Tablets in the classroom

Ty Dunham
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Iron Ore Company of Canada donates 60 iPads to Labrador school

No more pencils, no more books, and no more teachers in Labrador West wondering how to keep their students engaged in the classroom.  

J.R. Smallwood Middle School Grade 7 students, from left, Kate Callahan, Felicity Stead, Colin Maddox and Justin Tetford play a dice game as they work out math equations and double-check the results on the school’s new iPads, donated by IOC.

The Iron Ore Company of Canada (IOC) donated $40,000 to supply 60 tablet computers for J.R. Smallwood Middle School students to learn interactively. The iPads are made by Apple Inc. 

The students have a number of apps at their disposal for a variety of classes, such as learning fractions with pies in math class. Students can work out their answers and scan a Quick Response (QR) code similar to a barcode to check their answers or share their discoveries with the class on the Smart Board. Educational games may also be available to students at the teacher’s discretion. 

Grade 7 student Nick Travers is no stranger to technology, already familiar with his own iPad at home. But that doesn’t mean they will be boring at school.  

“I like to use them for school activities, it’s very special. (You can) do more stuff on them and it helps people want to learn so they use them more.” 

Classmate Kinsley Cormier agreed. 

“It makes things easier. It’s sometimes fun, depending on what we use them for. When we use them for music and stuff it’s fun, and it makes math easier and fun.” 

 

An important resource 

Students aren’t the only benefactors. Grade 7 teacher Kathleen Parker said the iPads help her keep the students focused.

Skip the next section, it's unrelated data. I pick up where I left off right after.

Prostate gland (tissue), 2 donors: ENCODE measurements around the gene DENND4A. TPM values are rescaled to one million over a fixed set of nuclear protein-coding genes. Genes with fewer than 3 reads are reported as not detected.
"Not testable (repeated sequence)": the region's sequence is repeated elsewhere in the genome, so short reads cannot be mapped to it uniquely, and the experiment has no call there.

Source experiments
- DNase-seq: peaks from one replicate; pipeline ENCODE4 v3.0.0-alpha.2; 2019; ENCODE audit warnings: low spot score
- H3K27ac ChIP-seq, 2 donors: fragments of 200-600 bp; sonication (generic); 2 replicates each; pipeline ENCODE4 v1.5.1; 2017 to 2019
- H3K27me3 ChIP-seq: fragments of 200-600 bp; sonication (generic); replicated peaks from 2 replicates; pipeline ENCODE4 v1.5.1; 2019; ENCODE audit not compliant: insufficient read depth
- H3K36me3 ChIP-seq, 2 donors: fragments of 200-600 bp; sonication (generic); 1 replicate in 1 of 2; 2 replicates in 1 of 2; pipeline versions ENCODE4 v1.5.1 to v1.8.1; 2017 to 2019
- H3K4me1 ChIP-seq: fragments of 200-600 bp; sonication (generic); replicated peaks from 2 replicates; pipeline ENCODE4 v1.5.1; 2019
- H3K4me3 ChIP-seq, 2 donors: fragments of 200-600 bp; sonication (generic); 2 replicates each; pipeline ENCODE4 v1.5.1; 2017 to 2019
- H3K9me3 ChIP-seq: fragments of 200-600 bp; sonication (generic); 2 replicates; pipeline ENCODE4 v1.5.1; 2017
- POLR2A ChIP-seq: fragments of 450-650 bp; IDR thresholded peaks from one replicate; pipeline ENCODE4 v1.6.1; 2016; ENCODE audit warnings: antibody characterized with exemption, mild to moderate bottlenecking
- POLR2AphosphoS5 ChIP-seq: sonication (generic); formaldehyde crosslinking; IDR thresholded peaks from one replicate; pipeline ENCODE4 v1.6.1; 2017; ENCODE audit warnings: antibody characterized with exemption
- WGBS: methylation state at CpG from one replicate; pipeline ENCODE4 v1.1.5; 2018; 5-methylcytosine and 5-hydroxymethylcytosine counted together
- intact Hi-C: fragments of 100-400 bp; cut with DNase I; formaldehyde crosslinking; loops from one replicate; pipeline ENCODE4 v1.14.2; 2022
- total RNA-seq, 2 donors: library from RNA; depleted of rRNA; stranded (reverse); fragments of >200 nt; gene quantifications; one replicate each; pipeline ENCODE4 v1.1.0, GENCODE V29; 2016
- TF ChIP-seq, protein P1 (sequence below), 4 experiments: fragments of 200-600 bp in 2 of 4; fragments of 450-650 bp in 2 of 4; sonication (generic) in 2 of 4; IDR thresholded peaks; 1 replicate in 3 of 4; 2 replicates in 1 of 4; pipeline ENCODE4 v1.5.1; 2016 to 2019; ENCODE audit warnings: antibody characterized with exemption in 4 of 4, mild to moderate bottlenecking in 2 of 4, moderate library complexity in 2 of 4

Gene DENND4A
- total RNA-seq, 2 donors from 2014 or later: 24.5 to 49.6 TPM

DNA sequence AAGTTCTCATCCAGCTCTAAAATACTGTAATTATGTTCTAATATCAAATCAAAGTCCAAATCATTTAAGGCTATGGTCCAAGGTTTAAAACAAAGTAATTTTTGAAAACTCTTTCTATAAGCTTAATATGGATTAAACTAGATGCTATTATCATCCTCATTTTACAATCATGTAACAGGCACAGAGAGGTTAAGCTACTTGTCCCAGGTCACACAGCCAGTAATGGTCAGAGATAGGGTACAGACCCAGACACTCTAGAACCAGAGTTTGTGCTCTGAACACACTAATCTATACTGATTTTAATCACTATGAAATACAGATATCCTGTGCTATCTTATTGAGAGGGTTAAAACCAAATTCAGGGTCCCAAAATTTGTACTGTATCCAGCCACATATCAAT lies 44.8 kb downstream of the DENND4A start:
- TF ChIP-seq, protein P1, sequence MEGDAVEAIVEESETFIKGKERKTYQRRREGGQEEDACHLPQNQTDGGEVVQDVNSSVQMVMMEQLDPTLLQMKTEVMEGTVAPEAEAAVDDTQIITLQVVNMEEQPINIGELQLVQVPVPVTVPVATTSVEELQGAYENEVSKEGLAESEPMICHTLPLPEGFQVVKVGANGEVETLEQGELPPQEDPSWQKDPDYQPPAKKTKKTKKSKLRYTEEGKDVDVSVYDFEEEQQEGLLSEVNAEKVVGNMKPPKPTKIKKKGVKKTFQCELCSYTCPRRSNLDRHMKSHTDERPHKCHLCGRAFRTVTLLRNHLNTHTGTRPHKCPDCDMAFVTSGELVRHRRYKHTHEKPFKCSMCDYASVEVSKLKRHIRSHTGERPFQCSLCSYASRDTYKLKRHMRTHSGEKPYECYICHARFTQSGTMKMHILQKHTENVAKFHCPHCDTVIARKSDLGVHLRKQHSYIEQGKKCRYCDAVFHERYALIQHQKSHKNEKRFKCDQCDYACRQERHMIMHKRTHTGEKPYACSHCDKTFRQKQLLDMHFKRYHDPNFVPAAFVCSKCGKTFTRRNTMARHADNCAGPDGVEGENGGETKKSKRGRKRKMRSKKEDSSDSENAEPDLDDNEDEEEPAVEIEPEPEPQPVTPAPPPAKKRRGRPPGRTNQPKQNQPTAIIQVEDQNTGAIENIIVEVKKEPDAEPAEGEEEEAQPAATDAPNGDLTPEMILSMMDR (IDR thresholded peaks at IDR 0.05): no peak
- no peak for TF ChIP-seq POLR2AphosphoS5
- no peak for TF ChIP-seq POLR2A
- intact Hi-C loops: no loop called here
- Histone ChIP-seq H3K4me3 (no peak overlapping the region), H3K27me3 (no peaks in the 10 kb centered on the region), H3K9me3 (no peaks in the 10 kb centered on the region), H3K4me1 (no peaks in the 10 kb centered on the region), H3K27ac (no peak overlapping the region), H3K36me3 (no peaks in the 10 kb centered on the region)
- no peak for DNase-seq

“I’m one person, I have 17 people in the room that I have to take care of. The iPads are like having another teacher in the room with me. If there’s not an answer that I can give them right away they can search for it and have instant feedback with the QR codes.

“It’s helpful on a number of levels,” she said. 

Providing the students with the latest technology is a natural step, she said.  

“This is their medium. Technology is second nature to them; they use it in their social lives and for entertainment. And it makes sense to integrate it into the classroom because they’re going to be more engaged with it. If they’re more engaged in their lessons they’re comprehending better.” 

Students who miss a class can easily catch up on the work, keeping them from falling behind the rest of the class.  

“If a child misses a presentation I can upload it onto the website so things like notes or a presentation can be looked at.” 

Parker said the students are used to the instant feedback the iPads provide, and it’s making her job more effective.  

“There’s no behavioral problems because they want to be working with them, they love the opportunities to use it.” 

 

Technology here to stay 

Addressing the concerns of students spending too much time in front of media screens, IOC’s director of external relations, Heather Bruce-Veitch, said the company has invested in a variety of projects, balancing the needs of students.  

“At one of the schools we did a green space and that’s recognizing healthy activity outdoors. This time it’s recognizing healthy activity with the use of technology.” 

Bruce-Veitch said there’s no denying the continuing increase of technology, and students need to be prepared for it. 

“We believe investing in the community, particularly in the field of education, means we’re creating stronger students, and that makes for better citizens in Labrador West and better employees.” 

The students may even learn without realizing the work they’re putting into it, she said. 

“It’s amazing. I know young children use iPads but to actually see them in class doing math in so many creative ways, it was like watching kids play and at the same time they were obviously learning. I think they’re forgetting how much they’re gaining in terms of learning because they’re so engaged.” 

As gadgets continue to replace paper and pens, Bruce-Veitch said it’s a different classroom than what she learned in. 

“Math was not my favourite subject, I would have loved to have learned in a creative way like that. I think it’s going to be fun to see who’s teaching who. The kids seem to be as informed on the use of the iPad as some of the teachers so I think there’s going to be some real good teamwork.” 

ty.dunham@tc.tc

 

Organizations: Iron Ore Company of Canada, IOC, Labrador school J.R. Smallwood Middle School Apple Inc. Smart Board

Geographic location: Labrador West

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